Clinical Negligence Director Vicki Seabrook looks back at a High Court trial involving the negligent performance of a hysterectomy procedure.
Scrivenger Seabrook Solicitors represented the Claimant in a clinical negligence case in a trial that was heard in the High Court in London earlier this year. The Claimant was a woman in her mid-40’s who had suffered from heavy period for a number of years and this problem had been resolved by the fitting of a Mirena coil which had proved highly successful.
Unfortunately, she developed a vaginal discharge and when she was seen in hospital the Consultant suggested that she undergo a hysterectomy to cure the discharge. The Consultant never suggested any other alternative forms of treatment or that the hysterectomy might fail to resolve the problem of the discharge.
After a discussion between the Consultant and the Claimant and her husband, which the Consultant said lasted an hour, but of which he failed to make any contemporaneous note, the Claimant agreed to proceed to a hysterectomy.
Regrettably, during the course of the hysterectomy the Claimant suffered what was agreed to be a non-negligent nerve injury which caused her to suffer significant leg and back pain. At the time of the operation she was employed as a receptionist in a doctors’ surgery which required her to be very mobile and she had to give up the job which she loved.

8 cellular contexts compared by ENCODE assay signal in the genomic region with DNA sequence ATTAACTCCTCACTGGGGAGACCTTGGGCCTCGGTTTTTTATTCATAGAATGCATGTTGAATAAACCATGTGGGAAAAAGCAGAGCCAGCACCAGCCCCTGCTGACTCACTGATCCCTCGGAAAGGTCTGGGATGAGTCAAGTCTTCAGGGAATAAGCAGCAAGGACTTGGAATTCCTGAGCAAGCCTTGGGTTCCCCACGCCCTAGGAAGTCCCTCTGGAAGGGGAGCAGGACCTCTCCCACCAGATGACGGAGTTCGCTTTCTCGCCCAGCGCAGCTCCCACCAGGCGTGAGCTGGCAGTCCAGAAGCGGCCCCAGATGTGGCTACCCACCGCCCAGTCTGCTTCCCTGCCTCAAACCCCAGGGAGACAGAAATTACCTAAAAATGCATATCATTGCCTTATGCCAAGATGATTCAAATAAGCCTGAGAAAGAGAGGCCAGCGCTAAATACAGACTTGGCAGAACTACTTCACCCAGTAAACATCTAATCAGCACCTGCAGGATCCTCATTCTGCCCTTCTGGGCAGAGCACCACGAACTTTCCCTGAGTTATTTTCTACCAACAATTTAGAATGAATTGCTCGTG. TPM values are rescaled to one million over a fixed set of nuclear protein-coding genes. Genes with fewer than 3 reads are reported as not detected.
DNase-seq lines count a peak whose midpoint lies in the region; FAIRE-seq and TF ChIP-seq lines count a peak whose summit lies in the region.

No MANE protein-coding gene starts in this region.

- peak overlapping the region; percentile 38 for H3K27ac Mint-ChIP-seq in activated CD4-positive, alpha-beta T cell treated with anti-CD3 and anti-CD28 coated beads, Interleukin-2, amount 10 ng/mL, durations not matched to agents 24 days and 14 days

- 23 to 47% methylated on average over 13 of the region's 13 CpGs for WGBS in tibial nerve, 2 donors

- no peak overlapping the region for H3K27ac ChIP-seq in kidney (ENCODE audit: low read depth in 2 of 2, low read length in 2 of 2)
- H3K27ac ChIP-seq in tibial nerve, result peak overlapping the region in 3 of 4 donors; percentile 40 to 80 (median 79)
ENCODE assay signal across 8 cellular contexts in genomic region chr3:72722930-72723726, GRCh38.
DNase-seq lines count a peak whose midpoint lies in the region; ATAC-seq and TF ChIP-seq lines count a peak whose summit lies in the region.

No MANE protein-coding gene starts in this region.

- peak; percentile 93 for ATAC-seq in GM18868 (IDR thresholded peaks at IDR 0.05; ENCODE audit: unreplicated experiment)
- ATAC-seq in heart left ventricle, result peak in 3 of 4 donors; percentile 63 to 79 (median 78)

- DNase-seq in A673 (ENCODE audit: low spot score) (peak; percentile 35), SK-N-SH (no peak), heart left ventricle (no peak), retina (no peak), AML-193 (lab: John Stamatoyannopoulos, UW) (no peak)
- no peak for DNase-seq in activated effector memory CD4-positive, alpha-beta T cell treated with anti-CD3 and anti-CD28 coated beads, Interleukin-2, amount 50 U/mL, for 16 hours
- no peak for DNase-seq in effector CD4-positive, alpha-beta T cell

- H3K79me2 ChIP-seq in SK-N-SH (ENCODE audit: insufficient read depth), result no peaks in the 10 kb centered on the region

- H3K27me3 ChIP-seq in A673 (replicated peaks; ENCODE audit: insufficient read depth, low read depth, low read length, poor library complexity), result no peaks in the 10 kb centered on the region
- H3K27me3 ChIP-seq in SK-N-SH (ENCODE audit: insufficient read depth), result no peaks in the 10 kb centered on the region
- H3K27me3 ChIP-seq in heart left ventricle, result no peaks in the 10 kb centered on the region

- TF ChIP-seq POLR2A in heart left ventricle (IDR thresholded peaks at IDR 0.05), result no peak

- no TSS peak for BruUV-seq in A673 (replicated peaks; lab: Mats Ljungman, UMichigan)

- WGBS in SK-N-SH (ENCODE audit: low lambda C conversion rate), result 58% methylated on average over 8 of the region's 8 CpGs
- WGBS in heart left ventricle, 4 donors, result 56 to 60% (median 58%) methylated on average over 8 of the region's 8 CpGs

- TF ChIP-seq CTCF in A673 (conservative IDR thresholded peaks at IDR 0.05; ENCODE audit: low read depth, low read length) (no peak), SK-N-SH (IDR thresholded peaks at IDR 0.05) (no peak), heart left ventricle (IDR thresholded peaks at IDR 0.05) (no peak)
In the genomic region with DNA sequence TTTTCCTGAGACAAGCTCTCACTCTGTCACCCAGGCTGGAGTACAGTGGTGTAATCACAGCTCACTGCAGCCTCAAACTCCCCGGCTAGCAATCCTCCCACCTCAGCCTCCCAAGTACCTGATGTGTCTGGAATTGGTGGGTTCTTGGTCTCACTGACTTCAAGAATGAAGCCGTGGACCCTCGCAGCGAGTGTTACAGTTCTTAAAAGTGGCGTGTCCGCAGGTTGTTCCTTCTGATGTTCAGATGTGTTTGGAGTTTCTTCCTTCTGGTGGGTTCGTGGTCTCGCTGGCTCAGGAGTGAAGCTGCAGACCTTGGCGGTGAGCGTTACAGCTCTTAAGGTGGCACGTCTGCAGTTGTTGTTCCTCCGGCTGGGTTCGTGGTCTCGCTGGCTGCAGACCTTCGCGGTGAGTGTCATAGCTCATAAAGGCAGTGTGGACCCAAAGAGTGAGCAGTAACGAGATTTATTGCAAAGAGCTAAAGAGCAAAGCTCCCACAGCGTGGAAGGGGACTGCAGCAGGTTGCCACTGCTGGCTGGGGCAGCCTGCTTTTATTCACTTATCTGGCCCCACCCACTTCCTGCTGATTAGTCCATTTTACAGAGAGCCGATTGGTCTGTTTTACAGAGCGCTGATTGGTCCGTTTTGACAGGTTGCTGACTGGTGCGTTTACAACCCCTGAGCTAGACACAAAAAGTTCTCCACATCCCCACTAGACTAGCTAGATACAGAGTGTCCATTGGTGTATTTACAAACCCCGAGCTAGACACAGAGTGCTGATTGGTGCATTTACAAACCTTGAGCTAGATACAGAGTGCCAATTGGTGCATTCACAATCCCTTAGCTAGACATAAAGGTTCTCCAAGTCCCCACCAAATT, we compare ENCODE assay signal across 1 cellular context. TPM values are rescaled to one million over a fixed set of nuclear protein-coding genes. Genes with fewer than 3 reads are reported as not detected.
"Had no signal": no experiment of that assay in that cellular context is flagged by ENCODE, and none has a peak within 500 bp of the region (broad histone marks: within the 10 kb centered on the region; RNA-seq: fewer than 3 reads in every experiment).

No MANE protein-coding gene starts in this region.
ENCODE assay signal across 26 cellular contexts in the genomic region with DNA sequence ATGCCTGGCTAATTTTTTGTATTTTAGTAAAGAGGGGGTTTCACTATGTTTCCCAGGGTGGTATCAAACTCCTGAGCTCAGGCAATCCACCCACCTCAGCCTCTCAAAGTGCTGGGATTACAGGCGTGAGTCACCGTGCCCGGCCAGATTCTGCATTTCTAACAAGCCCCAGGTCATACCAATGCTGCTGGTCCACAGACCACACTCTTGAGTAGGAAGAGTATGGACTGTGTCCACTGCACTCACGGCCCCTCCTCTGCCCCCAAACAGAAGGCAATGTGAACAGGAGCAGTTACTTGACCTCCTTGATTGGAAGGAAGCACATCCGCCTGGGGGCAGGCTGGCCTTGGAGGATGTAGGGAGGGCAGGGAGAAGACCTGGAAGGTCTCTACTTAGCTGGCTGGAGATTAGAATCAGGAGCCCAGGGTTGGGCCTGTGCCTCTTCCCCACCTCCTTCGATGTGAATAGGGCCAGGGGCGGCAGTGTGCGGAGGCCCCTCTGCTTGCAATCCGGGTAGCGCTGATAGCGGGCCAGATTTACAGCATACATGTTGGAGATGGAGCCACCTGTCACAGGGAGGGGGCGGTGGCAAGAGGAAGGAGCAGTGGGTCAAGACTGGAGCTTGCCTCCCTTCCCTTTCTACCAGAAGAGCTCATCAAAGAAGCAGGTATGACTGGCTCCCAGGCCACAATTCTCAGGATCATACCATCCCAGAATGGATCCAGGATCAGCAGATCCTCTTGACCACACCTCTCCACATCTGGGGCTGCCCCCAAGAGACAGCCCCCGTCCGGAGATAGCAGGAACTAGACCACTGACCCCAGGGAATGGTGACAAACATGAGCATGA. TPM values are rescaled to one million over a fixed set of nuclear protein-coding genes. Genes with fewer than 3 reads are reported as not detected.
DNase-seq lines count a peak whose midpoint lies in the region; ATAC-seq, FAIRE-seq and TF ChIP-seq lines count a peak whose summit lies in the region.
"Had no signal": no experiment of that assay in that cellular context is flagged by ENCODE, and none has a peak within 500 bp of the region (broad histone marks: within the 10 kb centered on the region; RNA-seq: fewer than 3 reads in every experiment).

The Defendants denied breach of duty and, therefore, we went to trial in the High Court. Damages were agreed prior to the hearing in the sum of £180,000.00.
The Defendants made some very unattractive offers outside Court which after discussion the Claimant decided not to accept and we fought case at trial.
From the first few minutes of the trial it was clear that the Judge had read the papers and fully understood the issues involved and put the Defendants under pressure from the beginning of the case to justify the inconsistencies in their position. The Defendants failed to pick up the signals the Judge was clearly giving them. The Claimant gave excellent evidence and at the end of the first day the Judge suggested to the Defendants that they might wish to consider their position overnight. Despite this, the Defendants fought on for the whole of the second day and the Judge reserved Judgment finding in the Claimant’s favour with a detailed written Judgment.